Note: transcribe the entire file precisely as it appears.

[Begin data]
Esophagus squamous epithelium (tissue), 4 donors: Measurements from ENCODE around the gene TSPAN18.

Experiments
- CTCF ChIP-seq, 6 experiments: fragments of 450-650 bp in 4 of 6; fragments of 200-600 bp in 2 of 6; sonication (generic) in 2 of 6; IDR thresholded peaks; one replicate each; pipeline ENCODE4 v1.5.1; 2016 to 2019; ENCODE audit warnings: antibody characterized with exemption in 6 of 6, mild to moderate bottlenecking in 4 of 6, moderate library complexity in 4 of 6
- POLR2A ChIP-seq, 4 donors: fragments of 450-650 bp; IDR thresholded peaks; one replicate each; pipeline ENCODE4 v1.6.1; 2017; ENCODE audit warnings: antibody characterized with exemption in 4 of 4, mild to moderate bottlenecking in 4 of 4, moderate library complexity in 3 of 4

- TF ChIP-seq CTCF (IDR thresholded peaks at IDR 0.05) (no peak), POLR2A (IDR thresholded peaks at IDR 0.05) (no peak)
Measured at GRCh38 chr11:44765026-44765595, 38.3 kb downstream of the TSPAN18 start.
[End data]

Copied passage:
Esophagus squamous epithelium (tissue), 4 donors: Measurements from ENCODE around the gene TSPAN18.

Experiments
- CTCF ChIP-seq, 6 experiments: fragments of 450-650 bp in 4 of 6; fragments of 200-600 bp in 2 of 6; sonication (generic) in 2 of 6; IDR thresholded peaks; one replicate each; pipeline ENCODE4 v1.5.1; 2016 to 2019; ENCODE audit warnings: antibody characterized with exemption in 6 of 6, mild to moderate bottlenecking in 4 of 6, moderate library complexity in 4 of 6
- POLR2A ChIP-seq, 4 donors: fragments of 450-650 bp; IDR thresholded peaks; one replicate each; pipeline ENCODE4 v1.6.1; 2017; ENCODE audit warnings: antibody characterized with exemption in 4 of 4, mild to moderate bottlenecking in 4 of 4, moderate library complexity in 3 of 4

- TF ChIP-seq CTCF (IDR thresholded peaks at IDR 0.05) (no peak), POLR2A (IDR thresholded peaks at IDR 0.05) (no peak)
Measured at GRCh38 chr11:44765026-44765595, 38.3 kb downstream of the TSPAN18 start.